22 Claims, No Drawings PURIFICATION OF MOLTEN ALUMINUM AND ALLOYS BACKGROUND OF THE INVENTION This invention relates to a novel improved process for effecting the purification of molten aluminum or aluminum alloys by the removal of gaseous impurities, such as hydrogen as well as of solid impurities, such as metal oxides and other compounds, from the molten metal, which process is characterized by the use of nontoxic material and by the practical elimination of substantial reduction in the discharge of potentially harmful gases and fumes into the atmosphere, which can readily be carried out in existing metal melting and casting installations, and which can be utilized economically.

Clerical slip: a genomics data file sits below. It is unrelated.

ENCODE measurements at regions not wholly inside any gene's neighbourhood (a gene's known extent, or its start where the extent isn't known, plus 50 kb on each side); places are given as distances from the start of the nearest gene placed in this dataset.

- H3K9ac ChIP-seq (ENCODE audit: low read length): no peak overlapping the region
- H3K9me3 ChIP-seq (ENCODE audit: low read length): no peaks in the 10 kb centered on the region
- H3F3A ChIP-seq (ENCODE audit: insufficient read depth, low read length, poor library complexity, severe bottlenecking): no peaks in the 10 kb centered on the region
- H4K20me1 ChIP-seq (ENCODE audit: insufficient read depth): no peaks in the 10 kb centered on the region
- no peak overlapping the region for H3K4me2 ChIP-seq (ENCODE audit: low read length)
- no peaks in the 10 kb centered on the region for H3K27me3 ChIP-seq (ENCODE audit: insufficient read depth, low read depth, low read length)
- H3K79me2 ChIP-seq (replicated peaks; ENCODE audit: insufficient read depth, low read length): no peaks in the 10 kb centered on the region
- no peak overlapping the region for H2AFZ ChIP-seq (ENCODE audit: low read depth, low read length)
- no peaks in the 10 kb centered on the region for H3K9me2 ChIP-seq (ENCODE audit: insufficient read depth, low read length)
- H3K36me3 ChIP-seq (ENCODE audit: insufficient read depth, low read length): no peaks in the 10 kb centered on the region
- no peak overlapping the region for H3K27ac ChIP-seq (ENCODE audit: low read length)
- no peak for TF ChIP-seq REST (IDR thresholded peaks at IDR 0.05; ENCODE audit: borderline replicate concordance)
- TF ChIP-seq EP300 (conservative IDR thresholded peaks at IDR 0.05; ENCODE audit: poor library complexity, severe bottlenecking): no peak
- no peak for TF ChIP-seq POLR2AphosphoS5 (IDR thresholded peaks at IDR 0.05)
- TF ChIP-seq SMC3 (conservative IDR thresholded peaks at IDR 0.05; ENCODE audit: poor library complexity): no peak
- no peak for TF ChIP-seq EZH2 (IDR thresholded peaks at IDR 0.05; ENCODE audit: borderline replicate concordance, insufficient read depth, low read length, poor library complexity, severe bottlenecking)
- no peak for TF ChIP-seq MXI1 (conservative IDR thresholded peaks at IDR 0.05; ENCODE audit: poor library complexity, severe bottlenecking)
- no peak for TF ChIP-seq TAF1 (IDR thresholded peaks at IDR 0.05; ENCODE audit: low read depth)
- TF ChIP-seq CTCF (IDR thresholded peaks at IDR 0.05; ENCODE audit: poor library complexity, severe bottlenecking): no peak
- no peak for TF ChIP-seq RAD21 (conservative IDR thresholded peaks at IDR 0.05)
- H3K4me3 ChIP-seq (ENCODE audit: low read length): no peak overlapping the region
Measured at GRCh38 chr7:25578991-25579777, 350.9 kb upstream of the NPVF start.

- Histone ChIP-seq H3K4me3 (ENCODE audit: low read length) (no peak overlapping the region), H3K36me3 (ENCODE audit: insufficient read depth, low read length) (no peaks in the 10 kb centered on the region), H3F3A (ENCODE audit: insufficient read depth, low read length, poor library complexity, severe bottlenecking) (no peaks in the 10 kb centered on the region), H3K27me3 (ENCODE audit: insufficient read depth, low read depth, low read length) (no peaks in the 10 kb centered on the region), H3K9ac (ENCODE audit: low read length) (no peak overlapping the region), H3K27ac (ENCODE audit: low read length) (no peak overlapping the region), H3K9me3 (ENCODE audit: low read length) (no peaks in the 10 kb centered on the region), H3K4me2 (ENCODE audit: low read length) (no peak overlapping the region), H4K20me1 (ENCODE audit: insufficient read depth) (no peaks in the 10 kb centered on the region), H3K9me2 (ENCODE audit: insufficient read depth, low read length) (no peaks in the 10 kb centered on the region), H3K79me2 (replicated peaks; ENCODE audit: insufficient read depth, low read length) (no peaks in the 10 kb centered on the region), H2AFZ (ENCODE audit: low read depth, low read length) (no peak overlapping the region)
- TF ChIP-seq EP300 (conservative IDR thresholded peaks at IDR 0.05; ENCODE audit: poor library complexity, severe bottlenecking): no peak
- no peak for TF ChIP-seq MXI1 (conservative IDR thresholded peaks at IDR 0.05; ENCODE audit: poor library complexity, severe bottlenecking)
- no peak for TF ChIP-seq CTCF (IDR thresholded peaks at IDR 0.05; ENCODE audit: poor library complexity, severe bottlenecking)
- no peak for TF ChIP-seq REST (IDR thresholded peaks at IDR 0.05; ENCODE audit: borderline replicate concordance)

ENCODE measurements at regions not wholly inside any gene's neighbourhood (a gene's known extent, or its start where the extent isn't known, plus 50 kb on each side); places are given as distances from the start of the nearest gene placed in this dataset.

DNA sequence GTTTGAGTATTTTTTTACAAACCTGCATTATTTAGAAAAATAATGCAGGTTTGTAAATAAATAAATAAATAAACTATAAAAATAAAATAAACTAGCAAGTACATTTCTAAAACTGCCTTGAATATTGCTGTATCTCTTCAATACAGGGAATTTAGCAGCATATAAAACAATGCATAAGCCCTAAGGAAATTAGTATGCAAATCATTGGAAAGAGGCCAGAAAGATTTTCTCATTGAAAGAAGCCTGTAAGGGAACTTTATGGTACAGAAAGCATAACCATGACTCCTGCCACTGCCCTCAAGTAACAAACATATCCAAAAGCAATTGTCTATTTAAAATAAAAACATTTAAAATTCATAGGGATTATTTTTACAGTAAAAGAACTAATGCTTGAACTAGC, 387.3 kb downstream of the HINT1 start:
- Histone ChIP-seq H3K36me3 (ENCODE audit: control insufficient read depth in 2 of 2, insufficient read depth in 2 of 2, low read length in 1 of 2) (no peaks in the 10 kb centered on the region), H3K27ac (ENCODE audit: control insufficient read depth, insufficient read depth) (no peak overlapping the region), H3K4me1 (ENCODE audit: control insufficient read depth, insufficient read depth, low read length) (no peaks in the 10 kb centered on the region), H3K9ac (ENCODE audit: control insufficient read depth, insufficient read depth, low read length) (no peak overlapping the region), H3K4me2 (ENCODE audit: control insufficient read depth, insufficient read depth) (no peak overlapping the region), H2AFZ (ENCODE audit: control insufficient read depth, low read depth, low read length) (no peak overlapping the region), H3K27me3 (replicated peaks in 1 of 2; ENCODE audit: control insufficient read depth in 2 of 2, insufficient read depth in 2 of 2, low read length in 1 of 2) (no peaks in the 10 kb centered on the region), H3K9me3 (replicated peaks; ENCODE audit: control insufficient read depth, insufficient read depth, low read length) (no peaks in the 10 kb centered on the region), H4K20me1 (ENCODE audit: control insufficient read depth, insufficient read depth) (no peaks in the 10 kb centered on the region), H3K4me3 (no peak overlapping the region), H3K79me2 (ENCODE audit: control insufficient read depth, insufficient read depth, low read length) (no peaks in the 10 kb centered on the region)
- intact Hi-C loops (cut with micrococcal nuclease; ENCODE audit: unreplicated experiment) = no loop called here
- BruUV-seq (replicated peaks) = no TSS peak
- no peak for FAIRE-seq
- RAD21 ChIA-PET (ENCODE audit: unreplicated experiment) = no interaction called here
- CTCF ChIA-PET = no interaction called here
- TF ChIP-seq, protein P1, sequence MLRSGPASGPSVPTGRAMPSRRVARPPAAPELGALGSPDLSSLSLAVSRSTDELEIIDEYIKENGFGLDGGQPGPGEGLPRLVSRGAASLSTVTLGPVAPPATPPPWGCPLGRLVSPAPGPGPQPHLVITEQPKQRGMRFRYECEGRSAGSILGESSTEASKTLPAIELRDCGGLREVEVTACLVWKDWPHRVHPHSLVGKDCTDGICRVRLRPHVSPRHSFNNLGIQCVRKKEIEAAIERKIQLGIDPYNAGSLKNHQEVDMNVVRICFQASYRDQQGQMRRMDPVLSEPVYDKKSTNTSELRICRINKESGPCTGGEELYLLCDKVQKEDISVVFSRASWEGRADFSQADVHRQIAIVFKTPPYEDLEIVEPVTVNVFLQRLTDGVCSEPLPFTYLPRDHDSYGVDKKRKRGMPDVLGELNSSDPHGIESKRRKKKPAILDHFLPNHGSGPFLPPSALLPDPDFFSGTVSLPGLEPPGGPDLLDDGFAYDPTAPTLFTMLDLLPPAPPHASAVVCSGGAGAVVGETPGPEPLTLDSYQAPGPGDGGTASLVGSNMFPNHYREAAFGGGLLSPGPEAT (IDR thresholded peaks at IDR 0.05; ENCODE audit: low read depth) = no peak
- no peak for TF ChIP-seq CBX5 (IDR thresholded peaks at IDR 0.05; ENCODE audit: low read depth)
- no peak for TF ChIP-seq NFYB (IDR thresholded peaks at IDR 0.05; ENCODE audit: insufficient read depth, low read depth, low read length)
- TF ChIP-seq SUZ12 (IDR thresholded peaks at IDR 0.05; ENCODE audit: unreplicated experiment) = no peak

The prior processes which have been used or proposed for the purification of molten aluminum or its alloys have been characterized by important defects and disadvantageous features which have heretofore remained unsolved. Thus, the widely used purification of molten metal with chlorine gas has been unavoidably accompanied by difficulties in handling such a corrosive and toxic material, and by the discharge of noxious gases and fumes including hydrochloric acid, metal oxides, and chlorides. The treatment with gaseous nitrogen, even in the presence of a liquid salt cover over the molten metal, or mixed with added chlorine or chlorinated hydrocarbon, has resulted in undesirably low rates and extents of purifying action and in the excessive production of dross, with decrease of the yield of useful metal and with magnified filtration problems. Similar defects also accompanied attempts to effect the desired purification with gaseous organic chlorofluorides undiluted or at high concentrations, which at the same time involved such high added operating costs as to be impractical.